The first castellan of this new stronghold was Giraldus de Windsor, husband of the Princess Nest of South Wales and grandfather of Giraldus Cambrensis.
That of "count" was, as Luchaire points out, "equivocal" even as late as the 12th century; any castellan of moderate rank could style himself comte who in the next century would have been called seigneur (dominus).
JAN KAROL CHODKIEWICZ (1560-1621), Polish general, was the son of Hieronymus Chodkiewicz, castellan of Wilna.
Educated at Grojec and Cracow, he began life as a tutor to the family of Andrew Tenczynski, castellan of Cracow, and, some years later, after a visit to Vienna, took orders, and from 1563 was attached to the cathedral church of Lemberg.
The small barons were completely reduced to submission, whilst the greater feudatories could often appoint a castellan to their own castles only after he had taken an oath to the king.
This new settlement of intruding foreigners had naturally to be protected against the infuriated natives, and the castle was accordingly built c. 1113 by Gilbert de Clare, first earl of Pembroke, who subsequently conferred the seignory of Haverford on his castellan, Richard Fitz-Tancred.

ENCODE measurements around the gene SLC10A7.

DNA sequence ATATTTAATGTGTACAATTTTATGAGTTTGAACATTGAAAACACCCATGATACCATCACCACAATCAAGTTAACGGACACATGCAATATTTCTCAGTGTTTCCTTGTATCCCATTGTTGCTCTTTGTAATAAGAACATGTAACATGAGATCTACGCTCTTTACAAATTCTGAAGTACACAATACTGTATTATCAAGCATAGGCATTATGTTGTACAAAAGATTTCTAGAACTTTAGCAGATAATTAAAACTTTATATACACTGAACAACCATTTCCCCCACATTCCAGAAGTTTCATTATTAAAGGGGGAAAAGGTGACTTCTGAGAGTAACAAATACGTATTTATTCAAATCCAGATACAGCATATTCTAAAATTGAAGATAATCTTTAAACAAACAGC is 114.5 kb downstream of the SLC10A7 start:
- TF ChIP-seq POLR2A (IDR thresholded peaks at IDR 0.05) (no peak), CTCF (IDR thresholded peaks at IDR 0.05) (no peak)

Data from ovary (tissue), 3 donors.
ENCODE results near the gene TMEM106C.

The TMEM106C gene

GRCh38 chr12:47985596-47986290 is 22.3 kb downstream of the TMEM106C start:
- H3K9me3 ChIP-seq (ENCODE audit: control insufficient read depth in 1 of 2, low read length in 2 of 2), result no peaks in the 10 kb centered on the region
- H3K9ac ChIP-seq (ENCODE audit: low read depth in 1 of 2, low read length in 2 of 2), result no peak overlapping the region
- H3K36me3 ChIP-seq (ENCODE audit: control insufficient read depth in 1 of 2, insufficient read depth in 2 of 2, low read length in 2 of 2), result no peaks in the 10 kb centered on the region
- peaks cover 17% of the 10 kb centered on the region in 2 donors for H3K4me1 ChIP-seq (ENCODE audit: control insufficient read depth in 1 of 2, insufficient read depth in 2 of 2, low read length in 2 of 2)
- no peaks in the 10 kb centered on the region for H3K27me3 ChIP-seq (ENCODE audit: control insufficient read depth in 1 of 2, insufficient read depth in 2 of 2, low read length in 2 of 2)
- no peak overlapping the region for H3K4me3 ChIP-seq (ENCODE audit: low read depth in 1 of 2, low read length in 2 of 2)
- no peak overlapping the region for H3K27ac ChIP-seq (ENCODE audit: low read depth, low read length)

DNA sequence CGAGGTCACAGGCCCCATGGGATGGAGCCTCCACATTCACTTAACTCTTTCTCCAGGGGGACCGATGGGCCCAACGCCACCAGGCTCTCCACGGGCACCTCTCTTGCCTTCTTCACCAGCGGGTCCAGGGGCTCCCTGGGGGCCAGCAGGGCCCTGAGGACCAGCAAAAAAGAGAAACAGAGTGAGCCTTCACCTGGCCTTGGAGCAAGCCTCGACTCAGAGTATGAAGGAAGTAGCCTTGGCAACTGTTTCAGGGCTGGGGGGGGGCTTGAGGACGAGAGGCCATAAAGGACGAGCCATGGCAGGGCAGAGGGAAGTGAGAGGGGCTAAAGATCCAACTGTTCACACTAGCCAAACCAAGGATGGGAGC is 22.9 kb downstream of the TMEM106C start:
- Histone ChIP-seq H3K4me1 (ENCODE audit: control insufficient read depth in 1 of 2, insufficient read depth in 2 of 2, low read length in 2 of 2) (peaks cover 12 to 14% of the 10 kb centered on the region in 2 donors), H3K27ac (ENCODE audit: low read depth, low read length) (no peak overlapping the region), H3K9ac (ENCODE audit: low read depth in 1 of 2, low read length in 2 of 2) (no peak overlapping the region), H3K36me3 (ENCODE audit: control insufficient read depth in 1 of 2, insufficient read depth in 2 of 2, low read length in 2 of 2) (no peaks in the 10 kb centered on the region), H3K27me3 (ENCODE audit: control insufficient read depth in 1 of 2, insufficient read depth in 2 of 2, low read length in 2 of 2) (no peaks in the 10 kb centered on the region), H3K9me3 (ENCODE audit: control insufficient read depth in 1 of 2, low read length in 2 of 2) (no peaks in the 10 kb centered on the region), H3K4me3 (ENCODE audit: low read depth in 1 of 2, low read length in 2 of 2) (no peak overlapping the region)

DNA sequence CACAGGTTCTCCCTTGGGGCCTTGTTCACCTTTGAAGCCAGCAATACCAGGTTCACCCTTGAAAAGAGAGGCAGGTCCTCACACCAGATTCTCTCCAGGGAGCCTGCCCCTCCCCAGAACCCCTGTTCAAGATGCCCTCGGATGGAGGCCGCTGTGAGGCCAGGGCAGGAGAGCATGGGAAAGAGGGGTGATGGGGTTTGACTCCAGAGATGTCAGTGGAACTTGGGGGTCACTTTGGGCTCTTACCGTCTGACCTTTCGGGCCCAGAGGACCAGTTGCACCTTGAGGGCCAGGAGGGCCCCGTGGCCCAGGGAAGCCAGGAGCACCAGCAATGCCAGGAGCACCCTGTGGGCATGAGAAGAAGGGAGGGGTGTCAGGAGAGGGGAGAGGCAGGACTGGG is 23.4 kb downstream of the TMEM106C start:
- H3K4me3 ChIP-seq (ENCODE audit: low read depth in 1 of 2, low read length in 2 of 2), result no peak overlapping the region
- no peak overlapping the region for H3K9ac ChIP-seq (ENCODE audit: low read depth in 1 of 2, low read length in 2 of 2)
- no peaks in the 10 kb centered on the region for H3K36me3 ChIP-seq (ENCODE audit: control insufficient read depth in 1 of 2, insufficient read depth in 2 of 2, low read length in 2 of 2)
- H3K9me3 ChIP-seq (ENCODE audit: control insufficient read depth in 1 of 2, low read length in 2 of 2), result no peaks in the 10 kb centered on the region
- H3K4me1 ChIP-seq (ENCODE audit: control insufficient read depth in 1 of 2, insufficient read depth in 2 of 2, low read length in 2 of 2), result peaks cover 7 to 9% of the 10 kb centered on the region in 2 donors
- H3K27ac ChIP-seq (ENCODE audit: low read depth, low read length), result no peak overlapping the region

By assault, despite of the efforts of the gallant castellan, Roger de Lacy, constable of Chester, who had made head against the besiegers for six months (September I 203March I 204) without receiving any assistance from his master.
Raymond le Gros, Hervey de Montmorency, and the Cogans were also descendants of Nesta, who, by her second husband, Stephen the Castellan, was mother of Robert Fitzstephen.
JAN ZAMOYSKI (1541-1605), Polish statesman, was the son of Stanislaw, Castellan of Chelm, and Anna Herburtowna, who belonged to one of the most ancient and illustrious families in Poland.